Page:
This post was orginally written for and published by the Eighteenth-Century Paratext Research Network in August 2020. My thanks to Corinna Readioff for permission to re-blog it via Manicule.
Gérard Genette’s theory of the paratext is usually applied to some form of manuscript or printed material, but why not digital material? In this post I want to explore how we might think about paratextuality in the relation to Eighteenth-Century Collections Online (ECCO). Briefly, ECCO is an online database published by Gale-Cengage. First published in 2003, it gives access via subscribing libraries to 184,536 titlesof material printed between 1700 and 1800, comprising the searchable text and digital page images. It is currently accessible via four different user interfaces (UIs):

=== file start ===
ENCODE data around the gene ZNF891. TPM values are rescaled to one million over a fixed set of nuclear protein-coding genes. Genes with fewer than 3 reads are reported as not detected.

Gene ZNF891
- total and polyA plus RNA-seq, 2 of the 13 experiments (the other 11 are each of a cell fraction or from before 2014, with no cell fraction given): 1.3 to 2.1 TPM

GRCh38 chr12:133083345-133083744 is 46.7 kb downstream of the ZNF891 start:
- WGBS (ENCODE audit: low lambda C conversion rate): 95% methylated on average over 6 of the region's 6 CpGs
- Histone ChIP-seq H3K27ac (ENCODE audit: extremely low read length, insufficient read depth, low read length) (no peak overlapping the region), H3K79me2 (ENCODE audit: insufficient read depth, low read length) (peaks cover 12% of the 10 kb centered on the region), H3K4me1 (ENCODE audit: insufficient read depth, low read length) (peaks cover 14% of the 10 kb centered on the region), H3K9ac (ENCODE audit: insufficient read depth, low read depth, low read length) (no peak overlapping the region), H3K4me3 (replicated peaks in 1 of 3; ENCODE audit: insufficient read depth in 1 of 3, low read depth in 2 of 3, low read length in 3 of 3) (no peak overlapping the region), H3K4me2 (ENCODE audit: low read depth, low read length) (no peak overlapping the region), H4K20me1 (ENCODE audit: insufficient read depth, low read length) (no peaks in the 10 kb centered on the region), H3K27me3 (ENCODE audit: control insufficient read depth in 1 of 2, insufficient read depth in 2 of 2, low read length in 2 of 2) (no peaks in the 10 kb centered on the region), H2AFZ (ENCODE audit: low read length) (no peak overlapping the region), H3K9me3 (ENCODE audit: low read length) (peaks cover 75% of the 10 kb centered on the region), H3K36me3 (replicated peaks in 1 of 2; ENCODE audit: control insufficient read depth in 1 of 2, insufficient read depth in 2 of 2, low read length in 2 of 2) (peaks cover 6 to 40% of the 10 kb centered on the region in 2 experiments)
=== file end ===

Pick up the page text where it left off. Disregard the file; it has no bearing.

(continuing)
- Gale’s original, standalone, interface (2003)
- Gale’s two cross-collection platforms, Gale Primary Sources (2016), and Gale Digital Scholar Lab (2019)
- JISC’s platform Historical Texts (UK only, 2014)
The UI has obvious affinities with Genette’s notion of paratext as a space wherein reader and text interact: ‘a zone not just of transition, but of transaction; the…
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